How did households budget in 1957?

Smokers at the BBC
Image caption Expenditure on smoking has plummeted since the 1950s

The Office for National Statistics is marking the 60th anniversary of its regular Family Spending Survey by looking at how our habits and commitments have changed.

It returns us to 1957 - the year when John Lennon met Paul McCartney.

People's resources were more meagre and essentials such as food and clothing took a bigger share of the budget.

Since then, our spending on housing has doubled, but the cash we burn through on tobacco has plummeted.

And booze? We allocate the same proportion of our money to it as 60 years ago.

In 1957, Prime Minister Harold Macmillan said, famously, that "most of our people have never had it so good".

But there were still plenty of outdoor toilets, not much central heating and only one in five homes had a washing machine.

The boom in household machinery and spending on leisure was only just getting under way.

A typical household had a third less to spend per week: £381 in today's money, compared with £554 at the moment.

The big number which stands out is the cost of getting a roof over our heads, which has skyrocketed.

Expenditure on housing has gone up from 9% to 18% of the total.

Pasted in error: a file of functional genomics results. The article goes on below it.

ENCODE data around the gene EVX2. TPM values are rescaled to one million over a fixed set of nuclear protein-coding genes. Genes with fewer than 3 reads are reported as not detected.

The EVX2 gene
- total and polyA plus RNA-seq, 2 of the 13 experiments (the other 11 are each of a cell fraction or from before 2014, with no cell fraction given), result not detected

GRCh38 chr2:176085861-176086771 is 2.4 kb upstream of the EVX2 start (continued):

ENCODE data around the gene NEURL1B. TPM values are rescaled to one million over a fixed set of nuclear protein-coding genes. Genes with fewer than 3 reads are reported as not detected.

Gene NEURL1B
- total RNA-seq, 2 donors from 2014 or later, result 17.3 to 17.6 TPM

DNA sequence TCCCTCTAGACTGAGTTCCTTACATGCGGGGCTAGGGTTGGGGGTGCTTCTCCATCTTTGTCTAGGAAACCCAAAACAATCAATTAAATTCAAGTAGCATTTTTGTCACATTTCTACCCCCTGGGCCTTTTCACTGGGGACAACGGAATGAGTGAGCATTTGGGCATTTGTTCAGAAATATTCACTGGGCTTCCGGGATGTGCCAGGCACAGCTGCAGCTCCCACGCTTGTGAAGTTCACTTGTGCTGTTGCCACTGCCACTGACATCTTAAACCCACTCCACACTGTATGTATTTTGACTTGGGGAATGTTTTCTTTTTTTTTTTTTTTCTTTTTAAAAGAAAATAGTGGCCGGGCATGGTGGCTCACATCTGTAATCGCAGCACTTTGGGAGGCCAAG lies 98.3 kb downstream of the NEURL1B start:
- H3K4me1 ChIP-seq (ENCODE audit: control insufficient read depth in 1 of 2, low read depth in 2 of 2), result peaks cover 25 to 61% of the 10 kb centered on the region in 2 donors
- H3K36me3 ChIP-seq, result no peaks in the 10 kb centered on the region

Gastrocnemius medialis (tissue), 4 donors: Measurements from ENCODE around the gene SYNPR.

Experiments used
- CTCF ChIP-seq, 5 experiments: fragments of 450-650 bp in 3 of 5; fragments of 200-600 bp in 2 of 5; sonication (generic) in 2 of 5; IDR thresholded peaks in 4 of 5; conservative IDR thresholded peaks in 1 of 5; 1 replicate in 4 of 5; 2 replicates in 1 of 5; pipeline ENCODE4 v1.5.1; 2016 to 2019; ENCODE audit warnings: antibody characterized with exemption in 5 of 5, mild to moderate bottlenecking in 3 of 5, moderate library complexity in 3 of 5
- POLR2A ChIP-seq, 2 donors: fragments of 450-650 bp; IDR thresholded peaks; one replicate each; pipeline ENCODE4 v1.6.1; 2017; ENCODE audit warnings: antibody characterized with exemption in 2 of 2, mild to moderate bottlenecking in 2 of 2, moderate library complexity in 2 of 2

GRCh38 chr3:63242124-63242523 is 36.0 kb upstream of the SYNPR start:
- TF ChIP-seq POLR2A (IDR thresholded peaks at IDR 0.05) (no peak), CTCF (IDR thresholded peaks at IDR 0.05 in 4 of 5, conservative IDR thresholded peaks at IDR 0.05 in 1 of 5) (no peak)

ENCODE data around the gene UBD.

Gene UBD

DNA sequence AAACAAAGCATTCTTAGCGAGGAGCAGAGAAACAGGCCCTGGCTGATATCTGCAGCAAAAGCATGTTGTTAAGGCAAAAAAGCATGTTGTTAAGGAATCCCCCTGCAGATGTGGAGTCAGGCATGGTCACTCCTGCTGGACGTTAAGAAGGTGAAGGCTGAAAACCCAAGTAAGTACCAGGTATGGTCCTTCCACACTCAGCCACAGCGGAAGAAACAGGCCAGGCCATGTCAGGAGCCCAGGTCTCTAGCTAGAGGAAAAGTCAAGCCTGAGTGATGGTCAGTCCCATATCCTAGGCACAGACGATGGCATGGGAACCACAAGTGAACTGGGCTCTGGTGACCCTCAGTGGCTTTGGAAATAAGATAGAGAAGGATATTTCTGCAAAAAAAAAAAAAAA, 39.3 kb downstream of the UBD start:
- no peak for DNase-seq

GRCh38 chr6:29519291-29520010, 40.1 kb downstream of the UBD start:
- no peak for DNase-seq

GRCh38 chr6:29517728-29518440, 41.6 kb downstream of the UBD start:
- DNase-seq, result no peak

Image copyright Getty Images
Image caption In 1957 Paul McCartney and John Lennon had only just met

The decline of smoking is the most significant lifestyle change which emerges from the study.

Spending on tobacco made up 6% of the household budget in 1957.

Now that has fallen to a mere 1%.

We have got used to cheap food and cheap fashion.

What we are allocating to food has more than halved. It was a third of spending, at 33%, and now only 16%.

Money for clothes and shoes has halved as well, from 10% to 5%.

What's leisure?

We might complain about price rises and the squeeze on incomes, but in fact we have much more spare income for entertainment.

In 1957, John Lennon's teenage skiffle band, The Quarrymen, were performing at St Peter's Church in Woolton in Liverpool.

But the entertainment market was not booming back then - just 10% of income went on services, which included theatre, films, hotels and holidays.

Today, if you add together Personal Goods and Services, Leisure and Leisure Goods - categories which did not even exist back then - you get to 23%.

Maybe they had never had it so good but, of course, they didn't know what was coming round the corner.

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